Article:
Government set to redefine ‘remote’ areasThe government is set to categorise the geographical remoteness of areas in terms of local federal units, rather than the districts on which the current classification is based.
The government is set to categorise the geographical remoteness of areas in terms of local federal units, rather than the districts on which the current classification is based.
The change, according to the Ministry of Federal Affairs and General Administration, proposes to ensure that government staff reach the remote areas after their deployment and to discourage the current tendency of them staying at the headquarters of the districts classified as “remote”.
The experience of serving in the local units classified as remote will be one of the criterion for promotion of civil servants, according to officials. As part of its plan, the Federal Affairs Ministry on November 12 formed a five-member taskforce headed by Joint-secretary Roop Narayan Bhattarai to set the standards for determining the remoteness of the local units and to categorise them.
The taskforce formed by a minister-level decision has been asked to submit the report within a month. “We are now working on classification of data for setting the standards. We have to collect additional data on each local unit for their scientific categorisation,” said a member of the taskforce.
The existing Civil Service Regulation puts the districts into four categories based on their remoteness.
“We are revising this classification to make it more scientific since even the districts around Kathmandu have some remote areas,” said Dinesth Thapaliya, secretary at the Federal Affairs Ministry.
The new classification is expected to help the provincial and local governments mobilise public officials to remote regions after their adjustment. Employees under the central government will mostly reach only the district headquarters.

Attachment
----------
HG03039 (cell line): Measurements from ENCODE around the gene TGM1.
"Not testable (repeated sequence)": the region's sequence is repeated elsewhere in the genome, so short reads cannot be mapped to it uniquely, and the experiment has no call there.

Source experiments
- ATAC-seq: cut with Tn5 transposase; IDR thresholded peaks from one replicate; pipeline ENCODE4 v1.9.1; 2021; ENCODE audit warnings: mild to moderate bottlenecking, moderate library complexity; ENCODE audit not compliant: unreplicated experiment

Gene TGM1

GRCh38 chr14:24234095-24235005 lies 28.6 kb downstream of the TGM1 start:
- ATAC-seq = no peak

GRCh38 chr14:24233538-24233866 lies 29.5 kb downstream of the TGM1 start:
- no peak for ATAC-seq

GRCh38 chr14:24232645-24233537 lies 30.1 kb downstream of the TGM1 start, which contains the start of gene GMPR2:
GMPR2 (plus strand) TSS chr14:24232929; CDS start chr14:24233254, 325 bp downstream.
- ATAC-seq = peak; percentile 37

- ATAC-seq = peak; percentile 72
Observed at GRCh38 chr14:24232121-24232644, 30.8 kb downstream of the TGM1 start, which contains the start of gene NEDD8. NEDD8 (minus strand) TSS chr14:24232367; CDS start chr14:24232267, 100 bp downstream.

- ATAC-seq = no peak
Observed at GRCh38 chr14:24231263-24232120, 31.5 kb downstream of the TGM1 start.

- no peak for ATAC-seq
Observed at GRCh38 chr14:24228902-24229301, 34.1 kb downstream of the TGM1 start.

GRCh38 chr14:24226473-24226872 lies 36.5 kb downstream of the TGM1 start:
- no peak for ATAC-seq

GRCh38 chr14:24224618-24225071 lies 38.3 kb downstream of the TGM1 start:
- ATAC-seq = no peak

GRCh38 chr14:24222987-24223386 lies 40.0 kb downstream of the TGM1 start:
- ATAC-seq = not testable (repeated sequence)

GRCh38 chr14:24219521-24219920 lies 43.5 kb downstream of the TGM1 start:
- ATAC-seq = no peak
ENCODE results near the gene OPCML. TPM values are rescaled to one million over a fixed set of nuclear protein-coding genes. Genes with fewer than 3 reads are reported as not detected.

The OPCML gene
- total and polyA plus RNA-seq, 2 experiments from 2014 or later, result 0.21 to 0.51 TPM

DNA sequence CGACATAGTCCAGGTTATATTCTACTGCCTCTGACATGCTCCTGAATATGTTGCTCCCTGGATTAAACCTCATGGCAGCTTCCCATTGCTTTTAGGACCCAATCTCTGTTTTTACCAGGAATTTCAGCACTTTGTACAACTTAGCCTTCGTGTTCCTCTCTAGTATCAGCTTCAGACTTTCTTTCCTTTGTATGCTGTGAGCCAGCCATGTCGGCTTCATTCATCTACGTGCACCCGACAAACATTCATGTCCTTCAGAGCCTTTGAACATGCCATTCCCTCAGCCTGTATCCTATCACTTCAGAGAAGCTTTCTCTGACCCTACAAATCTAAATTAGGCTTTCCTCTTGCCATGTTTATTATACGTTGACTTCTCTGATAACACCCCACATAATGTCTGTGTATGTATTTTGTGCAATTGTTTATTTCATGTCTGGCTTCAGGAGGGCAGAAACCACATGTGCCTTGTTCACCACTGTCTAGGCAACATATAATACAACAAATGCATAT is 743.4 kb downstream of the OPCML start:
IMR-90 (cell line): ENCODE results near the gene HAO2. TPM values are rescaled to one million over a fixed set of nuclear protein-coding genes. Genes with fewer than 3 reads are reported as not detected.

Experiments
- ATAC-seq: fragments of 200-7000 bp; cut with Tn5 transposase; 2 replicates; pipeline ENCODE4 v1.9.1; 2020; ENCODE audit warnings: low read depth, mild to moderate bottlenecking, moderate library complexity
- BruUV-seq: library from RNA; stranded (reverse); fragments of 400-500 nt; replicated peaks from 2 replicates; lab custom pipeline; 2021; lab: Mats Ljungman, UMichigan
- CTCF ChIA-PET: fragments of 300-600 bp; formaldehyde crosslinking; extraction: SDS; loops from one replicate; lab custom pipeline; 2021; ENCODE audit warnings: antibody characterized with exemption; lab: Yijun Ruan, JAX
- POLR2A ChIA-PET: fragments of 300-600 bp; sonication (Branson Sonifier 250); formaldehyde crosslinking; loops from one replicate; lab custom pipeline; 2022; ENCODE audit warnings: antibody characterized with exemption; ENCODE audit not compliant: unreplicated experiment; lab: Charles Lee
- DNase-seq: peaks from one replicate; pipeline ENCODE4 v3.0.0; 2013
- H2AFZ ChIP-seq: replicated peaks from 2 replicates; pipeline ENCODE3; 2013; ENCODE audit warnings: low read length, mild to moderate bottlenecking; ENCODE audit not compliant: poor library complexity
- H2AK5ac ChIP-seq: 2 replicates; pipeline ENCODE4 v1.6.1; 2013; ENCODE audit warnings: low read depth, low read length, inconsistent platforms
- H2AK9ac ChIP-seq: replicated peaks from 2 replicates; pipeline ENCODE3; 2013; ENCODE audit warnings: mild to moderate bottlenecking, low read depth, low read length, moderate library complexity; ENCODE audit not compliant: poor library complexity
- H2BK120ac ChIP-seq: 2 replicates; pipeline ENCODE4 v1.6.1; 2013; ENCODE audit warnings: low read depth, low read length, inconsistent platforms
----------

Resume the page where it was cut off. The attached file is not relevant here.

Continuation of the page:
The taskforce will categorise the local units based on their geographical features, administrative accessibility, transportation facility and resources. This categorisation will be made just for the administrative purpose—not for resources distribution, according to the officials.
“The National Natural Resource and Fiscal Commission is responsible for defining the resources,” the taskforce member said. Officials serving in remote districts currently get additional allowance. Once the new classification comes into effect, civil servants serving in districts currently considered accessible may also get additional allowance for serving in the remote local units.
“Those who are getting additional allowances for working from the headquarters of the current category of most remote districts may not receive the extra allowance,” a taskforce member said.
As per the current classification, Taplejung, most parts of Sankhuwasbha, Solukhumbu; Lamabagar and Rolwaling areas of Dolakha; Sinhar area of Dhading, Manang, Larke area of Gorkha, and Mustang except the southern Tukucha area, Dhorpatan of Baglung, Rolpa, Rukum, Humla, Mugu, Kalikot, Jumla, Dolpa, Jajarkot, Bajhang, Bajura and Darchula fall under the ‘A’ category.